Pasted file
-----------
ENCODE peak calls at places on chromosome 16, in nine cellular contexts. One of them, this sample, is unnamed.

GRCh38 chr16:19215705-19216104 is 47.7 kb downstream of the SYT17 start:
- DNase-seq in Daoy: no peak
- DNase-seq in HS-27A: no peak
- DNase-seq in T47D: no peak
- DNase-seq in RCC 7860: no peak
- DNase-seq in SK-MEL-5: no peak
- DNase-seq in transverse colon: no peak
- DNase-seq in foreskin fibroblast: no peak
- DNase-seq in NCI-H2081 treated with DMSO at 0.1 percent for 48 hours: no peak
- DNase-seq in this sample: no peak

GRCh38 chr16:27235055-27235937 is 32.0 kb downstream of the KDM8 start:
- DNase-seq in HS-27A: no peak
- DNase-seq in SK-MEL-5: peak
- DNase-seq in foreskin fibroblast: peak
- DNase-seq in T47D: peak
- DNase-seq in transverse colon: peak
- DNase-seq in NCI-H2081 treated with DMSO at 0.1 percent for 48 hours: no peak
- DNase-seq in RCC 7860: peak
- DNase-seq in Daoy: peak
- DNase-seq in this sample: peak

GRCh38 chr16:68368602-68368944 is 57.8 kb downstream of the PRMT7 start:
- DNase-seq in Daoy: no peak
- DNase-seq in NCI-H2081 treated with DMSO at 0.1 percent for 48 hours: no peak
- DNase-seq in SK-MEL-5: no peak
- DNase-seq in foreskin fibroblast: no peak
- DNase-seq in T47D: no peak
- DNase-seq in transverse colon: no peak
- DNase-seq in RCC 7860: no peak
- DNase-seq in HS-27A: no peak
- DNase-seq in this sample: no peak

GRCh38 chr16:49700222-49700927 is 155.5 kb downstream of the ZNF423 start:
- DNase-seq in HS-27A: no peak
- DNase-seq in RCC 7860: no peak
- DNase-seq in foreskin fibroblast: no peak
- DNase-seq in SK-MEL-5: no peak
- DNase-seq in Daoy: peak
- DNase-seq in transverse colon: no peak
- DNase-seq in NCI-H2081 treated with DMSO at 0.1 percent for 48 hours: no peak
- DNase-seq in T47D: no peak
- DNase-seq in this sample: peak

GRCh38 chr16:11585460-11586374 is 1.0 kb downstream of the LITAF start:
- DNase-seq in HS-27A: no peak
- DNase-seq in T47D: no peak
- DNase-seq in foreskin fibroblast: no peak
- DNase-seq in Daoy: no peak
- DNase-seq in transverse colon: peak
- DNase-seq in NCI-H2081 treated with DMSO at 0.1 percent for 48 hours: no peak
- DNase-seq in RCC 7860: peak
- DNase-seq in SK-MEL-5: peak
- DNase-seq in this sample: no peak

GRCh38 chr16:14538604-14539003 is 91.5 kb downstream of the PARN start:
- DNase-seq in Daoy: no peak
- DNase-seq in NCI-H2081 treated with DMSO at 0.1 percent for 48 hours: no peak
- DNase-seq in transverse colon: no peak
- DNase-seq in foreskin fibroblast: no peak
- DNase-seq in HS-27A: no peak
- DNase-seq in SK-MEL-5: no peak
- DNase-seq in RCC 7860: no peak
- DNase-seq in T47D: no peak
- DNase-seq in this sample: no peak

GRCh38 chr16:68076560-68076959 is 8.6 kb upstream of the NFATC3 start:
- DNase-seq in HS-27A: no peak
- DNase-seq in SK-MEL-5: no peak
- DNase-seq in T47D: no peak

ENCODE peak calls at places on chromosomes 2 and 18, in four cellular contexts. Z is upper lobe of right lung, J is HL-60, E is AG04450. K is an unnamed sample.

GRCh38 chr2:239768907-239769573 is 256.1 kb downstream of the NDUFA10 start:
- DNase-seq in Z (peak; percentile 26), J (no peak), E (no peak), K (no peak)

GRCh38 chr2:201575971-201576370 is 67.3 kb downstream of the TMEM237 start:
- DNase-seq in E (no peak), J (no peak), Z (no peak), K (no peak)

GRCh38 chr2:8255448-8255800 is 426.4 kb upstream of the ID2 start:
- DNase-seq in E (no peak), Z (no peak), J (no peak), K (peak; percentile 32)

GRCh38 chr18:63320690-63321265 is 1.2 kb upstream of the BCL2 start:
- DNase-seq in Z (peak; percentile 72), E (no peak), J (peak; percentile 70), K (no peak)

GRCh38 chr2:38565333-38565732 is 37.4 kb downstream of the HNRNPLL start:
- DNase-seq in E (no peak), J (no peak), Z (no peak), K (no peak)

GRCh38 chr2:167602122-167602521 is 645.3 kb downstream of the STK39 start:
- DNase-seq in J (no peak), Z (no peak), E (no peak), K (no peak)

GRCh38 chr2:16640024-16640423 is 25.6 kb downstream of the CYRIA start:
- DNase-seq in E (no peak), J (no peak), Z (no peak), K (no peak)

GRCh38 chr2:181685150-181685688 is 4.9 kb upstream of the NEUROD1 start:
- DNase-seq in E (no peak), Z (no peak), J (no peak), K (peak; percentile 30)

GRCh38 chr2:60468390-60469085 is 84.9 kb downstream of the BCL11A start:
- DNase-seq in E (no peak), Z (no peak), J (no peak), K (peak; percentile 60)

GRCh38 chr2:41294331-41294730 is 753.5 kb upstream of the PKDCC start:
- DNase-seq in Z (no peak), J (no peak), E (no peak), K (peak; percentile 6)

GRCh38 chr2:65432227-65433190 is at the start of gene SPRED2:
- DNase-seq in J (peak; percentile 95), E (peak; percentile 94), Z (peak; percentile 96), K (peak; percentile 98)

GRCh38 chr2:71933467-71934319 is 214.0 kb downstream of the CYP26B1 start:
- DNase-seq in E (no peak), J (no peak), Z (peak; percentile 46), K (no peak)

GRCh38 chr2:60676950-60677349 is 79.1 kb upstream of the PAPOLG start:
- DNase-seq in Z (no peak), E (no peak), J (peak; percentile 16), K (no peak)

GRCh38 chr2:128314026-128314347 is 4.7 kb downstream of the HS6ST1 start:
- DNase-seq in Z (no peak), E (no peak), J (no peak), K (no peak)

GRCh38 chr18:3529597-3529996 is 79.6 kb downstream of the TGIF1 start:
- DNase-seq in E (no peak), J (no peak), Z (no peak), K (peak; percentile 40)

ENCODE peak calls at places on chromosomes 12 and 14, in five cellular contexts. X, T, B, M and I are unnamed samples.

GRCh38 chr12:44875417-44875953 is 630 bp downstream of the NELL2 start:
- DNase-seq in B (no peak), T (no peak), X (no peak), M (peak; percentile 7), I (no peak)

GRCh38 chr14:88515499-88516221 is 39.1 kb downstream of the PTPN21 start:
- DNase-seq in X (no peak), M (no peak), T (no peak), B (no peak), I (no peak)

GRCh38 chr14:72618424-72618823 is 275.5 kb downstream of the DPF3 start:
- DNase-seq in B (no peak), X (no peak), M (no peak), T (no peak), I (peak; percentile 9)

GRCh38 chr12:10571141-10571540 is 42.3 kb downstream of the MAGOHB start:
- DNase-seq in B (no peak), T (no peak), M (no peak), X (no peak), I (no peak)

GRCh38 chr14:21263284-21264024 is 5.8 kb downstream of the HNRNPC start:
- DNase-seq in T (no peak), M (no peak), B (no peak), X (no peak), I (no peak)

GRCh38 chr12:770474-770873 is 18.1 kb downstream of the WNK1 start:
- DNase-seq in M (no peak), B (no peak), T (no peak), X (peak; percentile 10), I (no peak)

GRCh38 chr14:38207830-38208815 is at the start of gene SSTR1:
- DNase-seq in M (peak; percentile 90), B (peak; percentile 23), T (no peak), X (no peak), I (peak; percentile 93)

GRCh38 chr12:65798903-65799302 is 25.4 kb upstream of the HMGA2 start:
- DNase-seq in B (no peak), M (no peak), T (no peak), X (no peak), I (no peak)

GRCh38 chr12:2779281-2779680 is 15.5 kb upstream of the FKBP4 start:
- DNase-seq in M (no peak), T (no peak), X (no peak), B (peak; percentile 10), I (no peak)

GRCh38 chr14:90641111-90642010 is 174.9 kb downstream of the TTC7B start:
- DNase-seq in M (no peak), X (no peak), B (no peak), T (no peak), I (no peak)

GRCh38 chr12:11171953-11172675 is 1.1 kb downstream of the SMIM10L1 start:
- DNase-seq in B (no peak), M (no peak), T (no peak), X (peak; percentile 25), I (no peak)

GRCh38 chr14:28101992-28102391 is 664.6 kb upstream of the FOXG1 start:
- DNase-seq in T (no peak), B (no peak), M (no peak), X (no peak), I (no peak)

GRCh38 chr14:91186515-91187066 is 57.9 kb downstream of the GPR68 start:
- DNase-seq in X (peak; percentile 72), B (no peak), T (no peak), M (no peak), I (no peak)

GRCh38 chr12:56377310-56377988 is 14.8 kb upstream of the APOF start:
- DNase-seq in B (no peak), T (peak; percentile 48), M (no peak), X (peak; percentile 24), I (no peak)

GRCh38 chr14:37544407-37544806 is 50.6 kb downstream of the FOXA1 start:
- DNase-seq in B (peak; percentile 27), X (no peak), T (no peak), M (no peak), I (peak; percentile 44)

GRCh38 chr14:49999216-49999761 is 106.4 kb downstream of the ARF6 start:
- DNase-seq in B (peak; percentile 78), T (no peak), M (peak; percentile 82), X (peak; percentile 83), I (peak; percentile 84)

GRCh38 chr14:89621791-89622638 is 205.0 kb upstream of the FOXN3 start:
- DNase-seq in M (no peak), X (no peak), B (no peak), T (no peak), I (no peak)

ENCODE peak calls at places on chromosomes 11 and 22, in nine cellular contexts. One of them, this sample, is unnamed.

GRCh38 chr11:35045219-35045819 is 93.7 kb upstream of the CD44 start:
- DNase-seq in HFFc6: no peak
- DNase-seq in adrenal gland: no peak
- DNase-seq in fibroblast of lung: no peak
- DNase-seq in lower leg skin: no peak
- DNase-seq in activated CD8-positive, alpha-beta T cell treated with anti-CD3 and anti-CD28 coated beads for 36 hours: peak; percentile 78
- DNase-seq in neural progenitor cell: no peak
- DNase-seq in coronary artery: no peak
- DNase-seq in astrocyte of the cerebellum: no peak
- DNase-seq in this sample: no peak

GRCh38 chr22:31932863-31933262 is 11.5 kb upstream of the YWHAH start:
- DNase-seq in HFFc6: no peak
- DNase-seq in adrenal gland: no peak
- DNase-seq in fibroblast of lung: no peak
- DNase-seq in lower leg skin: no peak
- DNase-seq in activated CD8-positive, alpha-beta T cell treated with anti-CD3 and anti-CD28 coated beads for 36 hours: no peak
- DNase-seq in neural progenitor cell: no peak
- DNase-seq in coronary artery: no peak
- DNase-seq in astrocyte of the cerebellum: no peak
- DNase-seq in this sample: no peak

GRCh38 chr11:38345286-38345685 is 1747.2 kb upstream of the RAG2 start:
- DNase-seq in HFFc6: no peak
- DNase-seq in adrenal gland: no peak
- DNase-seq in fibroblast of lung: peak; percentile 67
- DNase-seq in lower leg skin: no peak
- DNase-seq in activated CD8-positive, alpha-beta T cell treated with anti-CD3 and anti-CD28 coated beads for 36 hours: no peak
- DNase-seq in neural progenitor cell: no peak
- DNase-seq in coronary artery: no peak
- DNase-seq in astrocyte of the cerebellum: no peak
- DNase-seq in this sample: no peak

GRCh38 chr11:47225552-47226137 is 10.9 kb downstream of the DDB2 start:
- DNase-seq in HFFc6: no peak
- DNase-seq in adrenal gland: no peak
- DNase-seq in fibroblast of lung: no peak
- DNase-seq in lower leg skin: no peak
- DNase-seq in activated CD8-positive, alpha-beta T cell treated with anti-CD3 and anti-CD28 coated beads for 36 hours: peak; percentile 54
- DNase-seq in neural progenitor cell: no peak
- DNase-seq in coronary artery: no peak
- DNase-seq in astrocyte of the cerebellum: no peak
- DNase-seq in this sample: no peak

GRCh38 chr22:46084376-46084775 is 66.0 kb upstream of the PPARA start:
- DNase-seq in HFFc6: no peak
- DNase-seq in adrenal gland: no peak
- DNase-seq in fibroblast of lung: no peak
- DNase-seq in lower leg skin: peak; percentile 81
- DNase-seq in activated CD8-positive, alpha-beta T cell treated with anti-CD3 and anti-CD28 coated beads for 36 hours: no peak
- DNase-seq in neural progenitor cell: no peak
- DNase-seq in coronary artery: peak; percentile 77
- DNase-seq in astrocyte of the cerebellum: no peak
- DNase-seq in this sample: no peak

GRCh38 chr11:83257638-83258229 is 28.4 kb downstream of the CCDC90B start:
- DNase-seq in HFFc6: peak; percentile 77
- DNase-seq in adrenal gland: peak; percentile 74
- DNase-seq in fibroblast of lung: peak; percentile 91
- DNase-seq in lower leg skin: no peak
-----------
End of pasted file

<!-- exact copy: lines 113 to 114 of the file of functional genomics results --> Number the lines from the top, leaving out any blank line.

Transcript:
- DNase-seq in B (no peak), M (no peak), T (no peak), X (no peak), I (no peak)

GRCh38 chr12:2779281-2779680 is 15.5 kb upstream of the FKBP4 start: